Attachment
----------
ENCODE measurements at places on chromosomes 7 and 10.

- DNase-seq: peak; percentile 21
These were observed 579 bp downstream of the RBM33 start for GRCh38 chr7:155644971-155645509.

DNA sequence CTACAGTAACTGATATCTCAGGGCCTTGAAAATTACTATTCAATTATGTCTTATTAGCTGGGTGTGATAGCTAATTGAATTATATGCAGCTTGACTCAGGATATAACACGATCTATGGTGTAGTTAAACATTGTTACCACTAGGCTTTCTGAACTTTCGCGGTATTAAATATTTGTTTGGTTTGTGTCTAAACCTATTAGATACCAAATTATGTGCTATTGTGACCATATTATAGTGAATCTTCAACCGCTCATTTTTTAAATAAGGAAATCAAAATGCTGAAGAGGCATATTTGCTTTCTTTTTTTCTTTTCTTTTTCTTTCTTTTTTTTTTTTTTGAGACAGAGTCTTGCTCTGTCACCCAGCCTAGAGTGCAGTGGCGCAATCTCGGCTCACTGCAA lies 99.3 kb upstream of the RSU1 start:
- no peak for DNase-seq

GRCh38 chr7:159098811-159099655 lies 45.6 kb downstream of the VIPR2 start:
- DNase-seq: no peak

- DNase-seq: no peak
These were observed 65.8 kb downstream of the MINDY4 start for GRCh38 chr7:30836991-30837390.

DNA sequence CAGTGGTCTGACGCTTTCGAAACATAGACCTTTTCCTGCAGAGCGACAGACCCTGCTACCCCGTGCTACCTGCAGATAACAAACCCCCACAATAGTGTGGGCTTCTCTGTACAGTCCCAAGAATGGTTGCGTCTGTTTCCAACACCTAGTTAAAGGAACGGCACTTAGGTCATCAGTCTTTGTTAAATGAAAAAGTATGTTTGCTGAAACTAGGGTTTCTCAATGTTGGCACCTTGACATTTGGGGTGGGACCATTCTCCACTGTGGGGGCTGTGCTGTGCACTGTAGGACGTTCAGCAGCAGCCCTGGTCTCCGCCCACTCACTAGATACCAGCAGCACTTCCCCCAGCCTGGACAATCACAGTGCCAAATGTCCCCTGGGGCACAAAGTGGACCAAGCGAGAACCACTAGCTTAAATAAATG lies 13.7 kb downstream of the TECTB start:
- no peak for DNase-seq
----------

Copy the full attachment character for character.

ENCODE measurements at places on chromosomes 7 and 10.

- DNase-seq: peak; percentile 21
These were observed 579 bp downstream of the RBM33 start for GRCh38 chr7:155644971-155645509.

DNA sequence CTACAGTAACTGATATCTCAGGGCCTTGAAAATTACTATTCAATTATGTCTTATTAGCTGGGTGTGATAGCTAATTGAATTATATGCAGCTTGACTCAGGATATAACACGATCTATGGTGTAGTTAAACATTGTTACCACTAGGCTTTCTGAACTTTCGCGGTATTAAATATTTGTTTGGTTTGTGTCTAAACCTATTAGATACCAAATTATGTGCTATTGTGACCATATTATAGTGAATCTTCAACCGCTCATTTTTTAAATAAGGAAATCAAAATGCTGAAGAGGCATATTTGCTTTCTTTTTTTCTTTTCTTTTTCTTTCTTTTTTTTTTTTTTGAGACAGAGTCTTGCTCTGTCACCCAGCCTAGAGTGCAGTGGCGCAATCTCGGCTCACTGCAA lies 99.3 kb upstream of the RSU1 start:
- no peak for DNase-seq

GRCh38 chr7:159098811-159099655 lies 45.6 kb downstream of the VIPR2 start:
- DNase-seq: no peak

- DNase-seq: no peak
These were observed 65.8 kb downstream of the MINDY4 start for GRCh38 chr7:30836991-30837390.

DNA sequence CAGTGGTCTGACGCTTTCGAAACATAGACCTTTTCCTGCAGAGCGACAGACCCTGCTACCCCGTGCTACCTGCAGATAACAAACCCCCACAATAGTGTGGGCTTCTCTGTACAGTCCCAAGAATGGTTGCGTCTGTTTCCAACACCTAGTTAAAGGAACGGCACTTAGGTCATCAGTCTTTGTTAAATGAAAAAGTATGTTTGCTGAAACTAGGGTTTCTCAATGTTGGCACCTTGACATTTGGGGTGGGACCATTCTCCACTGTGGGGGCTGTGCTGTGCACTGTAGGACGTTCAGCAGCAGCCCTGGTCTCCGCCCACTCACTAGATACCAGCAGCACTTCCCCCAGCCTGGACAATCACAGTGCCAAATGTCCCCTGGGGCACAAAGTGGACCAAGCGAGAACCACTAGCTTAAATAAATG lies 13.7 kb downstream of the TECTB start:
- no peak for DNase-seq